Bert Kreischer’s ‘The Machine’ brings raunchy comedy back to the movies
On the eve of filming his first movie, “The Machine,” Bert Kreischer was lying in a hotel bed in Serbia trying to fall asleep to a Joe Rogan podcast.
Instead of providing an ambient touch, the episode became a rallying cry for the shirt-averse comedian.
“I forgot who [Joe] was talking to but he said, ‘they don’t make f – – king comedies anymore. They don’t make hard R comedies that are gutsy, ballsy and taking chances.’ I was unaware that they stopped making comedies. I only paid attention to stand-up,” Kreischer, 50, told The Post.
“I am in bed thinking, ‘I’m making a comedy, and I literally start shooting tomorrow.’”
He woke up his co-writer, and they reworked the opening scene giving it a harder edge, courtesy of a vulgar C-word exchange with his on-screen daughter played by Jess Gabor.
After studio bosses saw the new scene, they sent a message: “They said to go harder,” Kreischer recalled.
Going hard has always been Kreischer’s specialty.
Like a latter-day John Blutarsky, the Florida native attended Florida State for nearly seven years or “most of the ’90s.”
During his sixth year there, he was the subject of a Rolling Stone profile called “The Undergraduate” which chronicled his legendary alcohol consumption and hard partying ways.
The article would inspire the 2002 movie “Van Wilder” starring Ryan Reynolds.
He had no involvement with that early aughts classic, but the “The Machine” (premiering Friday) is also based on his superhuman boozing. It was so impressive, it won him favor with the Russian mafia.
In a now-viral tale that Kreischer told in his 2016 Showtime special, he went on a class trip to Russia in 1995, where they were chaperoned by the mob.
Despite not knowing the language, he had worked on a sentence to introduce himself to his new minders.
But he froze when coming “face to face with a real Russian gangster with the wife beater and the tattoos with the track pants and the cigarette … I f – – king panicked … all I said to him in Russian, in his doorway was, ‘I am the machine,’” Kreischer said in the special.
The gangster cracked, and Kreischer introduced himself to the other goons. The legend of “The Machine” was assembled, as Kreischer downed vodka bottle after vodka bottle with his illicit friends.
In his retelling, the wild story ends with a bender on a train to Moscow. After Kreischer drinks vodka all night with the mobsters, they make him rob the train, including his own classmates.
“You ever tell a story so much, you wonder if it’s true,” he said of the Russian train odyssey. “I’ve had a number of classmates hear the story and say it’s legitimately true.”
Initially, Kreischer was hesitant to tell the insane tale during a stand-up set, but Rogan encouraged it. He eventually gave in, and after years of perfecting it, “The Machine” took his stand-up career to new heights.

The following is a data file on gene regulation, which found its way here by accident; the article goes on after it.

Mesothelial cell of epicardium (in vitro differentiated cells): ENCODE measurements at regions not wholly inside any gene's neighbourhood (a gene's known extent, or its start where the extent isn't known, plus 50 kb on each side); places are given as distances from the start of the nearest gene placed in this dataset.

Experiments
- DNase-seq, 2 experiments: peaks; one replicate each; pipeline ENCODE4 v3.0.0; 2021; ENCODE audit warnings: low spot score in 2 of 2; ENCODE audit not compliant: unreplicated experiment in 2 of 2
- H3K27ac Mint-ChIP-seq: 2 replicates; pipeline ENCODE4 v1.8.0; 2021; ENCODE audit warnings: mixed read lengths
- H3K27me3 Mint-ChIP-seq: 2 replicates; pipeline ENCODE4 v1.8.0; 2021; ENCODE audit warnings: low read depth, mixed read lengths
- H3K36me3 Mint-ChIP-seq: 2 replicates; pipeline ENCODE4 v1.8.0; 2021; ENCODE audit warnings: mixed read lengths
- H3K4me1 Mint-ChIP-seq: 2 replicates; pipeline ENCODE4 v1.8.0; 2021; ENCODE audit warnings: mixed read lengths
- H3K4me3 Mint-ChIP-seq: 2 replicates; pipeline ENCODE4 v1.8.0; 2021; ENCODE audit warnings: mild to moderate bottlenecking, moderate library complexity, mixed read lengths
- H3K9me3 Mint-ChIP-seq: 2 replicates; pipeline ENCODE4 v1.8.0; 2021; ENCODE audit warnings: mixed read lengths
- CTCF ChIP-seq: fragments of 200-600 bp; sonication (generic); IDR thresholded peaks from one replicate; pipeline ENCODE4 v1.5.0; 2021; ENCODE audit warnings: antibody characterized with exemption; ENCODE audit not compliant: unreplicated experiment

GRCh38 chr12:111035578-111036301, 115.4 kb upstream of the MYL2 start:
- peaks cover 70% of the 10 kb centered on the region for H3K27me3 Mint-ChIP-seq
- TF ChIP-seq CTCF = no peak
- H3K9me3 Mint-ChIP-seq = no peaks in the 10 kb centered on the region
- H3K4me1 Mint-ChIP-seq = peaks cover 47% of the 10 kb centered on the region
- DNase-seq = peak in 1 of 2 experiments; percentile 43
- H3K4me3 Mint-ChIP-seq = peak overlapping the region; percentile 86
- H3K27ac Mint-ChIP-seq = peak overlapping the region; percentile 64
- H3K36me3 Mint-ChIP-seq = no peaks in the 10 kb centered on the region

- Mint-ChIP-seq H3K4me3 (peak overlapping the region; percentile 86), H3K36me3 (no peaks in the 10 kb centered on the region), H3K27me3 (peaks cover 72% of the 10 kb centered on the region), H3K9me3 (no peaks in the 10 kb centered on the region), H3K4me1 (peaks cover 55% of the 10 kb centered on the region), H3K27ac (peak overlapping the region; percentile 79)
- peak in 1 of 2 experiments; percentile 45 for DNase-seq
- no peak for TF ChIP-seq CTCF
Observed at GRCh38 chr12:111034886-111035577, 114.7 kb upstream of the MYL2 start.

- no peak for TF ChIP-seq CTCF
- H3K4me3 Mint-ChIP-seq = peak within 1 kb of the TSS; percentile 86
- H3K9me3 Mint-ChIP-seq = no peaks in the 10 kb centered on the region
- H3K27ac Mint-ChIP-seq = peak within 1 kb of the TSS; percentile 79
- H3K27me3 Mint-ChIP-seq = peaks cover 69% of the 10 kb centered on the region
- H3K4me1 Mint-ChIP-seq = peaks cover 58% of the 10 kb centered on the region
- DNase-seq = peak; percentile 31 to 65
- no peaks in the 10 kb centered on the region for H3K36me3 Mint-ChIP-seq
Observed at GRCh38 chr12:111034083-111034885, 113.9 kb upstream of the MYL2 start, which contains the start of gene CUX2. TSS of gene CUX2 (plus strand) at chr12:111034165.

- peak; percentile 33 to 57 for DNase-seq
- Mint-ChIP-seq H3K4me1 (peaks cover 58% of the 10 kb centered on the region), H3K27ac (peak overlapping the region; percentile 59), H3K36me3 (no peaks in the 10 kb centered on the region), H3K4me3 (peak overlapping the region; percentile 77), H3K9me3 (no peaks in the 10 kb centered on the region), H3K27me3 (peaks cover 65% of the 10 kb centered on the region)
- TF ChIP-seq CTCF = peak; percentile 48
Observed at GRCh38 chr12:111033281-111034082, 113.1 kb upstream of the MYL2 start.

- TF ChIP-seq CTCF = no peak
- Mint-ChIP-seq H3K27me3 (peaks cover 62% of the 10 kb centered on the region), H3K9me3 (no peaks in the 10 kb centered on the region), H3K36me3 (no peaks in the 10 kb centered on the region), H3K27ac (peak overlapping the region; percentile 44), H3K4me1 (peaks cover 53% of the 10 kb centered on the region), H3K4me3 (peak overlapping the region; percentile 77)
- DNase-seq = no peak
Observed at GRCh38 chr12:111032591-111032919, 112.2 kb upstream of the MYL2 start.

“I think I hadn’t found my voice … Little did I know it was the biggest stage story I would tell in my life. I’m a good storyteller but I’m not the one who recognizes the good stories.”
Kresicher has happily milked it ever since. He used his real life story as a springboard for the movie plot, where his train robbing past comes back to haunt him and he’s kidnapped by the Russian mob two decades later.
It was imagined as “The Godfather II” meets “The Hangover.”
While it does deliver on the laughs and misadventures, it’s also heartwarming.
At its core, it’s a movie about fatherhood, which he explores through his relationship with his dad (played by Mark Hamill) and his fictional daughter.
“It mirrored so much of my own life, so I think we got a lot of emotion that we didn’t expect to get. I cried three times in the movie,” he said. At the time, the father of two girls was clashing with his oldest, who had discovered pot and hard seltzers.
“We were having a hard time. I was livid, and I was parenting it all wrong,” he admits. He was also trying to rectify his onstage persona with his life as a family man.
Then the flick collided with another bit of reality: the Russian invasion of Ukraine in February 2022, which led to a backlash against anything Russian from vodka brands to athletes.
He worried “The Machine” would be sent to the scrap heap.
“I’m not so cautious to an absolute fault. Stuff like this does not hit my radar. I just didn’t get it. It’s not a love story to Russia at all. Russia is in it,” said Kreischer, who took matters into his own hands.
Last November, he leaked the teaser on an episode of Rogan.
It blew up online, stoking interest, not just from devoted fans. Sony came calling asking to distribute it.
Now, Kreischer hopes it leads a comedy renaissance at the box office.
“I know this is unrealistic but this is my dream. I hope it does $152 million opening weekend. Mind you a Marvel film makes around $130 million. I want it to do such big numbers that every studio is clamoring for the next one. And all my friends, guys like Tom Segura, Shane Gillis, Tim Dillon and Mark Normand, get movie deals.”
And he expects to squeeze more out of his opus.
“I hope [producers] Legendary signs on to do a Machine, 2, 3 and 4. I will have four Machines. It will be my ‘Rambo,’” he said, adding, “I don’t want to be an actor, I want to be a movie star.”